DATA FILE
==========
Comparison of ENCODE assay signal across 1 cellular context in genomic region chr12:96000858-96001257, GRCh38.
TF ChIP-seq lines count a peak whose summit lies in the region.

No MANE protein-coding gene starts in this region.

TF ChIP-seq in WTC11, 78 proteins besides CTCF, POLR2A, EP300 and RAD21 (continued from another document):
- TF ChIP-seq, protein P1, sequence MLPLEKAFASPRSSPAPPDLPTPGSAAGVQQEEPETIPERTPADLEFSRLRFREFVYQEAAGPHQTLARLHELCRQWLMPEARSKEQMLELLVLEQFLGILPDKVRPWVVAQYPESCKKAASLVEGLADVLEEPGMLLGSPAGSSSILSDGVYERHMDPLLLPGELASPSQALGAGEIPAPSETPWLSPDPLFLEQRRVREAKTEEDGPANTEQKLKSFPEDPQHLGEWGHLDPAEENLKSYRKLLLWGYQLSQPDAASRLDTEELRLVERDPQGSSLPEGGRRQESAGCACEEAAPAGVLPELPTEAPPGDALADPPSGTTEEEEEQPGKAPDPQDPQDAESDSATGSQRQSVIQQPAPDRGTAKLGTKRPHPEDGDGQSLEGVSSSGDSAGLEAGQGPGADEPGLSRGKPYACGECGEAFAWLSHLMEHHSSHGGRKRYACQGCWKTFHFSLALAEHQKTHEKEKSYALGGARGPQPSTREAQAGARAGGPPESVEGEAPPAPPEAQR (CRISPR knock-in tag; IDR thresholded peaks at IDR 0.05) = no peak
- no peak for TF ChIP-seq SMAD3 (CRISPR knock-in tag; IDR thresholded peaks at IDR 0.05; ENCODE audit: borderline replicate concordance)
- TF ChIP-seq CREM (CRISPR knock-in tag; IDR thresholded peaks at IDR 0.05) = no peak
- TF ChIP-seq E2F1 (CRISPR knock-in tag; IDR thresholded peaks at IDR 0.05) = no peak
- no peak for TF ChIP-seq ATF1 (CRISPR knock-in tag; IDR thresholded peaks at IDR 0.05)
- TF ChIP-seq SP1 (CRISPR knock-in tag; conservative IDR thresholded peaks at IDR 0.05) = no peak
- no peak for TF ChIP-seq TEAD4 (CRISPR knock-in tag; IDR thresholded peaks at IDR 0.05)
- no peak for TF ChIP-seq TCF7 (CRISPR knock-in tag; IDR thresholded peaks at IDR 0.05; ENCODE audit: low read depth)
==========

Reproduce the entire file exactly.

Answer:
Comparison of ENCODE assay signal across 1 cellular context in genomic region chr12:96000858-96001257, GRCh38.
TF ChIP-seq lines count a peak whose summit lies in the region.

No MANE protein-coding gene starts in this region.

TF ChIP-seq in WTC11, 78 proteins besides CTCF, POLR2A, EP300 and RAD21 (continued from another document):
- TF ChIP-seq, protein P1, sequence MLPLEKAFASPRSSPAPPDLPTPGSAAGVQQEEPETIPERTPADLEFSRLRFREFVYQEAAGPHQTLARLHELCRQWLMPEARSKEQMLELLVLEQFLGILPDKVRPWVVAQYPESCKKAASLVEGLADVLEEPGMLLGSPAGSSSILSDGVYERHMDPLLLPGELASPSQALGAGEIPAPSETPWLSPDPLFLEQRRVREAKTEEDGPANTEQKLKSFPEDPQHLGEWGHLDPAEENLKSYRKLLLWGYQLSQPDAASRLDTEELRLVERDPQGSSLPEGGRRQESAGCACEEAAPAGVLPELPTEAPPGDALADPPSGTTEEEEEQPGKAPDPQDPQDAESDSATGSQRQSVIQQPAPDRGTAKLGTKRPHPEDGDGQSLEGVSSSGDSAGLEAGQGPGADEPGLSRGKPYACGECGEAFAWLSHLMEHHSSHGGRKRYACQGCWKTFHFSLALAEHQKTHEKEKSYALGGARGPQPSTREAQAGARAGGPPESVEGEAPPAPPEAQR (CRISPR knock-in tag; IDR thresholded peaks at IDR 0.05) = no peak
- no peak for TF ChIP-seq SMAD3 (CRISPR knock-in tag; IDR thresholded peaks at IDR 0.05; ENCODE audit: borderline replicate concordance)
- TF ChIP-seq CREM (CRISPR knock-in tag; IDR thresholded peaks at IDR 0.05) = no peak
- TF ChIP-seq E2F1 (CRISPR knock-in tag; IDR thresholded peaks at IDR 0.05) = no peak
- no peak for TF ChIP-seq ATF1 (CRISPR knock-in tag; IDR thresholded peaks at IDR 0.05)
- TF ChIP-seq SP1 (CRISPR knock-in tag; conservative IDR thresholded peaks at IDR 0.05) = no peak
- no peak for TF ChIP-seq TEAD4 (CRISPR knock-in tag; IDR thresholded peaks at IDR 0.05)
- no peak for TF ChIP-seq TCF7 (CRISPR knock-in tag; IDR thresholded peaks at IDR 0.05; ENCODE audit: low read depth)